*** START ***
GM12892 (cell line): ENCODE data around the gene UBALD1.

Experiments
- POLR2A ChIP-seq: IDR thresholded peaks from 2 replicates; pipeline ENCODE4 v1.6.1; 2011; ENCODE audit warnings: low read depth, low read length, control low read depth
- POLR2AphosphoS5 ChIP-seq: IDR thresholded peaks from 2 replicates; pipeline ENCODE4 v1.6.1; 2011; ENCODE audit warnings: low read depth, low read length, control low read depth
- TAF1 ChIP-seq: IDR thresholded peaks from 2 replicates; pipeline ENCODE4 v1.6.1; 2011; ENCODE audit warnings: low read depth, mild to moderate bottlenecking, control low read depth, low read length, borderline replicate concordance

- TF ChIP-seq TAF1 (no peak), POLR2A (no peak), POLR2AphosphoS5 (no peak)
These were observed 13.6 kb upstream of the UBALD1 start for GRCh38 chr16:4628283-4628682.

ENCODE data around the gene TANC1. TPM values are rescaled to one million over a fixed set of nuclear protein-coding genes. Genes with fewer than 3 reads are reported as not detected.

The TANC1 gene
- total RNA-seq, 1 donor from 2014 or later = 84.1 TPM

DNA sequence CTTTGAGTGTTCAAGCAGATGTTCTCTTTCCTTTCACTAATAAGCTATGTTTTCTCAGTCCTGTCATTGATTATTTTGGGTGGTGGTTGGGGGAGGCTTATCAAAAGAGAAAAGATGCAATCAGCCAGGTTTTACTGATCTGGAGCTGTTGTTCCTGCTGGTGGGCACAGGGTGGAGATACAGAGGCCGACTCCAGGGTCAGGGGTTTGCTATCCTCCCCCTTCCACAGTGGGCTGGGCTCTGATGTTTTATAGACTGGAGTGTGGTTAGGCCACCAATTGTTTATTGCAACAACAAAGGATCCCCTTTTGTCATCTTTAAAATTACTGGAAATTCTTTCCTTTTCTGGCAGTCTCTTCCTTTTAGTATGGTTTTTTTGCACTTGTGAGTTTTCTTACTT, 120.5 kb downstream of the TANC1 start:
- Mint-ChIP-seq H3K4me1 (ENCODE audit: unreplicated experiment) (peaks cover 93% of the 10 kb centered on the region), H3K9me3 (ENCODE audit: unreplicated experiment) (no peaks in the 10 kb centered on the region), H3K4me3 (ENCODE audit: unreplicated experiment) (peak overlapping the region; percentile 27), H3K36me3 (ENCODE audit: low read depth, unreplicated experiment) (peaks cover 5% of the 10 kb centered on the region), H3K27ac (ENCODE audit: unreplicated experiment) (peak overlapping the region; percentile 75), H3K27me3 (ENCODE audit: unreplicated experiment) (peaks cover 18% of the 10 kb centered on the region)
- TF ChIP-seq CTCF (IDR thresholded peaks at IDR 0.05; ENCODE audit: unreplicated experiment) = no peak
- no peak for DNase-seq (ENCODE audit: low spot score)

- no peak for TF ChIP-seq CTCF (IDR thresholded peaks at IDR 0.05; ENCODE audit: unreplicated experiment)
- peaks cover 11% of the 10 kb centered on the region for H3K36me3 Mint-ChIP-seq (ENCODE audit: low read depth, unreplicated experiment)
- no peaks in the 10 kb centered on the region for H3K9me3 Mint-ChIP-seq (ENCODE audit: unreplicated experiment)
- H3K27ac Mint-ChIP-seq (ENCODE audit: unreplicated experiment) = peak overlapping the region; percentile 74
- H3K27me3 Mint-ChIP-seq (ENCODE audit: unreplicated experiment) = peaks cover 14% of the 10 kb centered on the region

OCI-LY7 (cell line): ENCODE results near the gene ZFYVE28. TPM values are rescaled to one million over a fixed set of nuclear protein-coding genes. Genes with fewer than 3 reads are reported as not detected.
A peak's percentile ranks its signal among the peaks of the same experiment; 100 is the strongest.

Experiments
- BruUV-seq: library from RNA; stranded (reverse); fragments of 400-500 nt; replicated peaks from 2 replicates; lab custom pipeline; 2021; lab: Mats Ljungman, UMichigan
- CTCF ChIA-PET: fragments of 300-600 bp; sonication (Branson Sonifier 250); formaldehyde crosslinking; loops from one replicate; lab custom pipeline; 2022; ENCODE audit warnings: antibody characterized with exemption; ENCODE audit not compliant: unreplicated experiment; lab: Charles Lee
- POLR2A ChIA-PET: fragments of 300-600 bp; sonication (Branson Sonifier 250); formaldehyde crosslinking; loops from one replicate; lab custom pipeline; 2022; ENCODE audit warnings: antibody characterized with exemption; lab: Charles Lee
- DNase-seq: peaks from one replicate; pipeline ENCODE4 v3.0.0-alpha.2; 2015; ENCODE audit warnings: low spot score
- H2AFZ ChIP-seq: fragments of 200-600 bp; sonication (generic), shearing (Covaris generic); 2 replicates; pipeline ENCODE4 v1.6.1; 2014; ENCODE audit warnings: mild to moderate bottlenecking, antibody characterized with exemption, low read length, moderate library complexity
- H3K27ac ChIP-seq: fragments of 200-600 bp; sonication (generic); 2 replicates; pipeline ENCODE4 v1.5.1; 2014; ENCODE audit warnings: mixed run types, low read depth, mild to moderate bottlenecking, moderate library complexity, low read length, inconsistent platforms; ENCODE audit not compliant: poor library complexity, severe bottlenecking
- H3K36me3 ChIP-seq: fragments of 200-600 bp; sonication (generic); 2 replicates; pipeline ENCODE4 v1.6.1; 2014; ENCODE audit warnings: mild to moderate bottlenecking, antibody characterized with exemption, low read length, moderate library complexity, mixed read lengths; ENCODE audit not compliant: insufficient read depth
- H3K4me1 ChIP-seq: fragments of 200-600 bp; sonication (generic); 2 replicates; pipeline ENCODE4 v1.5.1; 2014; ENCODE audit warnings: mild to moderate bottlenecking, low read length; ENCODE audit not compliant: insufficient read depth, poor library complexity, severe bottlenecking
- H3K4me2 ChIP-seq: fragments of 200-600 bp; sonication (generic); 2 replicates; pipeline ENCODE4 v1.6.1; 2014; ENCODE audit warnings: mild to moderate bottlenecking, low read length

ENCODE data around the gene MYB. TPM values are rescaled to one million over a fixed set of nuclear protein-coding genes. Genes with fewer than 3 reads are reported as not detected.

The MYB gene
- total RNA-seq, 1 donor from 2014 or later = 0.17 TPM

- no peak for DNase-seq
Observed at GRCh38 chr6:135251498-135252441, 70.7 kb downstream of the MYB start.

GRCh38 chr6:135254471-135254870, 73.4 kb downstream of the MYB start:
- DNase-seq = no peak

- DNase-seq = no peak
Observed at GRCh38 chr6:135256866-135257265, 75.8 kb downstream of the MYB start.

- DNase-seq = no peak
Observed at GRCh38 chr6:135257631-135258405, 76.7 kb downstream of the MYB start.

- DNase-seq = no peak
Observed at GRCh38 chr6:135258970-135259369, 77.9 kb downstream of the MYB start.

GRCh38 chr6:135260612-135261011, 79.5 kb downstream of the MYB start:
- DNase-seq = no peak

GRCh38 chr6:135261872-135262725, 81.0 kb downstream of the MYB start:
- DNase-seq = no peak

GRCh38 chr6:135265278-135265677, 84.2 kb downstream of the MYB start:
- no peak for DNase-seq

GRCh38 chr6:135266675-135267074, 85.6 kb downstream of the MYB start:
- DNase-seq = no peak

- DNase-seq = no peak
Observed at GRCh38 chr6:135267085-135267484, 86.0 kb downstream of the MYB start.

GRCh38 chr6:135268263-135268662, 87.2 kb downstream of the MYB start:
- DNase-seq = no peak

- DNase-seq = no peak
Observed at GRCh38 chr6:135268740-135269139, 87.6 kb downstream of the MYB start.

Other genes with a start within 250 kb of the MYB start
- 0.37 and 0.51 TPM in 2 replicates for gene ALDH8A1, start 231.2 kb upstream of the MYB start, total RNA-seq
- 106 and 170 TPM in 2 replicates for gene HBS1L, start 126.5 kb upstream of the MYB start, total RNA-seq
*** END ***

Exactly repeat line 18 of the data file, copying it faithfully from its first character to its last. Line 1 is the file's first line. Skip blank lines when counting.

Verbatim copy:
- H3K27ac Mint-ChIP-seq (ENCODE audit: unreplicated experiment) = peak overlapping the region; percentile 74